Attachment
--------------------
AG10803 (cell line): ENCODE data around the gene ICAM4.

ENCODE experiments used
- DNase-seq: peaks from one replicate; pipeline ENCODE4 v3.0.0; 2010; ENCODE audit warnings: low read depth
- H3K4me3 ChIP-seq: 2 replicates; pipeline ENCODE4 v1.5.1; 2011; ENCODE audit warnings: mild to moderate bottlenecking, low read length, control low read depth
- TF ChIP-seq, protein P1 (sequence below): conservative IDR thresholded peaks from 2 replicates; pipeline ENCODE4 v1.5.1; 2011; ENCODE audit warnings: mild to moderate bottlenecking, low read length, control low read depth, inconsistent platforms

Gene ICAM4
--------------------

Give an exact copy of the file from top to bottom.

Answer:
AG10803 (cell line): ENCODE data around the gene ICAM4.

ENCODE experiments used
- DNase-seq: peaks from one replicate; pipeline ENCODE4 v3.0.0; 2010; ENCODE audit warnings: low read depth
- H3K4me3 ChIP-seq: 2 replicates; pipeline ENCODE4 v1.5.1; 2011; ENCODE audit warnings: mild to moderate bottlenecking, low read length, control low read depth
- TF ChIP-seq, protein P1 (sequence below): conservative IDR thresholded peaks from 2 replicates; pipeline ENCODE4 v1.5.1; 2011; ENCODE audit warnings: mild to moderate bottlenecking, low read length, control low read depth, inconsistent platforms

Gene ICAM4